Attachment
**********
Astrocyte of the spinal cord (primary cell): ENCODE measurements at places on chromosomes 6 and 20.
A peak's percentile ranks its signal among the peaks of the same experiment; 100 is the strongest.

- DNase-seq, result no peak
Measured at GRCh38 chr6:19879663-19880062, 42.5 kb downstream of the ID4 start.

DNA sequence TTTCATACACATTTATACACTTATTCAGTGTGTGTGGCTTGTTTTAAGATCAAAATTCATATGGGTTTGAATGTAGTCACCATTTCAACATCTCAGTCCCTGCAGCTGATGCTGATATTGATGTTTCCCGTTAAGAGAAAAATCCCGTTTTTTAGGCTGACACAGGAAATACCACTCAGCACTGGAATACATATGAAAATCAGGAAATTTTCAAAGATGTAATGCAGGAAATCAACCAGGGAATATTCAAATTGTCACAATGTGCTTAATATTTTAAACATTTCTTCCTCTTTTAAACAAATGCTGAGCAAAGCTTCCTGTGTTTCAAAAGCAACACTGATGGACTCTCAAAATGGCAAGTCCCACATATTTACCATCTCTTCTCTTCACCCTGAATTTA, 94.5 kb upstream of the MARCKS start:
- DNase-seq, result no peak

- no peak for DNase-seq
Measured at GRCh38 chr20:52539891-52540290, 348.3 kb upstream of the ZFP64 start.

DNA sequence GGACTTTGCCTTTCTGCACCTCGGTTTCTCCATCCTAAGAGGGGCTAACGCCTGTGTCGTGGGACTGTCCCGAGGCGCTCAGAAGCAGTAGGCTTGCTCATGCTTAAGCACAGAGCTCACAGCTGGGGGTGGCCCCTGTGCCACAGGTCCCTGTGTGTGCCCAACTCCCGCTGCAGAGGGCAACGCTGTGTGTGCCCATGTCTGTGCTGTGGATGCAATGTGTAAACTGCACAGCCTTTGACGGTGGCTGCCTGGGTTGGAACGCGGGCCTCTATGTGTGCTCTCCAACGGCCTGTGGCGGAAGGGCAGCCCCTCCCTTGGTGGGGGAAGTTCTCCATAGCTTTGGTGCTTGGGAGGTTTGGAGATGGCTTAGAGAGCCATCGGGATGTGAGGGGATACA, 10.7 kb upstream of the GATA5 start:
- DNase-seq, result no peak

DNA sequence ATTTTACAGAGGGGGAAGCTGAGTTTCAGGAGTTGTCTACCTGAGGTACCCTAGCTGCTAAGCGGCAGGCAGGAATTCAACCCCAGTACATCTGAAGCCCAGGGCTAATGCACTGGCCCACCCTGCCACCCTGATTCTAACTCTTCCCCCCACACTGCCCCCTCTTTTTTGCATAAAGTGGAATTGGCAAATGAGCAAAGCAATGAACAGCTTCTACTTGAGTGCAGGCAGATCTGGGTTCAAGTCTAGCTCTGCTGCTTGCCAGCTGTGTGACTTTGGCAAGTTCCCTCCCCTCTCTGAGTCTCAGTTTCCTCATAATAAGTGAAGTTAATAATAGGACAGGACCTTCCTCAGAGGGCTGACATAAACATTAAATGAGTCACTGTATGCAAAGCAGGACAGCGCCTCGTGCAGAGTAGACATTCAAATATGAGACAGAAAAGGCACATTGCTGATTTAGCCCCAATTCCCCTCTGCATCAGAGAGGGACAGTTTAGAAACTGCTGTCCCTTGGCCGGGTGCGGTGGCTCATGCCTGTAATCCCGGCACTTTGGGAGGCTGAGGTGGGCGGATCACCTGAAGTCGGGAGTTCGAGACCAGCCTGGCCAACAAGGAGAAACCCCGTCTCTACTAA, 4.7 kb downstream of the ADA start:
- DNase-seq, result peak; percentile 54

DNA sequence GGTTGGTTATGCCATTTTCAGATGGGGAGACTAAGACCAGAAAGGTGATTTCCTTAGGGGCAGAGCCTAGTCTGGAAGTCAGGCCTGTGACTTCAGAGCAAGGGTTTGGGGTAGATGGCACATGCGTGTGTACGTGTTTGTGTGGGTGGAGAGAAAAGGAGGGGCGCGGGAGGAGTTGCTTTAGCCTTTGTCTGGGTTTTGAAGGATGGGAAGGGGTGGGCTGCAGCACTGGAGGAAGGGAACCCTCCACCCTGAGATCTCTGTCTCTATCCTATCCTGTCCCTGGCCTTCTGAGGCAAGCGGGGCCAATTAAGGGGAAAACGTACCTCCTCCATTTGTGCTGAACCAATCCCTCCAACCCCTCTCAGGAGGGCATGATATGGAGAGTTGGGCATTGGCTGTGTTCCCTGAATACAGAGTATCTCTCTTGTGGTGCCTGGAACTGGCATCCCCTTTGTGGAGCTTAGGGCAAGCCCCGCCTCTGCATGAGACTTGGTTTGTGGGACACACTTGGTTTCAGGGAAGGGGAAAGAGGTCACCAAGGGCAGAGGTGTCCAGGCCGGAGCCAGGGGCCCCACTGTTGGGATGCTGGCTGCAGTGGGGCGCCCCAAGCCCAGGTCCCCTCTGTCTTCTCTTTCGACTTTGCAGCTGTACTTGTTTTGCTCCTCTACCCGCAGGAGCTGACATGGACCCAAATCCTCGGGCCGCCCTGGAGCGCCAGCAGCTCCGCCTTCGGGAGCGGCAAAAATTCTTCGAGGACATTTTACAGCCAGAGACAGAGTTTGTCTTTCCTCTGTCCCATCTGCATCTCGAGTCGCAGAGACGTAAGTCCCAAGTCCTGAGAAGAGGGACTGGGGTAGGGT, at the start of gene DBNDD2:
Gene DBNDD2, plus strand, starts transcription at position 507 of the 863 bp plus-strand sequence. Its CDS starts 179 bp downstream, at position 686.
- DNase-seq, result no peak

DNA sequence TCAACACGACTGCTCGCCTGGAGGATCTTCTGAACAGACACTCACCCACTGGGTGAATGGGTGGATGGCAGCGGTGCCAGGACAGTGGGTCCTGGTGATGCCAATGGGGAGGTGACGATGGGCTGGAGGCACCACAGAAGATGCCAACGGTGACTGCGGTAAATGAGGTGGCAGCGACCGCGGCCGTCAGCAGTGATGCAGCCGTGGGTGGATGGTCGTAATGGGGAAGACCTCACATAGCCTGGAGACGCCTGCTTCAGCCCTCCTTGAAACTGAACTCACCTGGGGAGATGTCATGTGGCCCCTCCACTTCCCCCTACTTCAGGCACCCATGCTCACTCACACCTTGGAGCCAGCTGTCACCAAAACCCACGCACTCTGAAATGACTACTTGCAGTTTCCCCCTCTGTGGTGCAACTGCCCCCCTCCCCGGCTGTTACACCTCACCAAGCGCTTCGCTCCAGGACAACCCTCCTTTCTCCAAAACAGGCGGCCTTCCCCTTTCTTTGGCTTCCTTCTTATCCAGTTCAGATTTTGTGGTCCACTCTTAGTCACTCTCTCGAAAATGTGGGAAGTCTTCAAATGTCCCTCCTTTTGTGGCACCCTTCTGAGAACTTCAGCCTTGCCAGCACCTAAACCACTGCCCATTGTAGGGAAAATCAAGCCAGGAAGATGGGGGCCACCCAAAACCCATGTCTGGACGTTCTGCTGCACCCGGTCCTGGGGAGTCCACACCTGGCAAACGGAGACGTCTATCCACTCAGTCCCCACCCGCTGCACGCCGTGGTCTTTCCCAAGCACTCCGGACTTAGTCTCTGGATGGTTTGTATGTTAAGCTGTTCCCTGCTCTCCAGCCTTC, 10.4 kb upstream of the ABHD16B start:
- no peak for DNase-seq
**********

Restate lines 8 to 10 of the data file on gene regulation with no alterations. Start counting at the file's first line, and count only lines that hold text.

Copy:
Measured at GRCh38 chr20:52539891-52540290, 348.3 kb upstream of the ZFP64 start.

DNA sequence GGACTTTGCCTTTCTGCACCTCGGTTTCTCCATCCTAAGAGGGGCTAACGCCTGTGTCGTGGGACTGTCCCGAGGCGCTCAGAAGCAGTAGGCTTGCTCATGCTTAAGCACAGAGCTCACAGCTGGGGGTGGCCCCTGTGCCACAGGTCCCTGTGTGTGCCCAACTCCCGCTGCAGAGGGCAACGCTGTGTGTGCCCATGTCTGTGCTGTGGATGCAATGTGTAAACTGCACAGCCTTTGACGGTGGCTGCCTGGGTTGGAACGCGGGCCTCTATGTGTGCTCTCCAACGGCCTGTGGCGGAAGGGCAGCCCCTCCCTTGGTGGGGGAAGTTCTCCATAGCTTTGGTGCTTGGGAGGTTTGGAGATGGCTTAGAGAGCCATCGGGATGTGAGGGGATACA, 10.7 kb upstream of the GATA5 start:
- DNase-seq, result no peak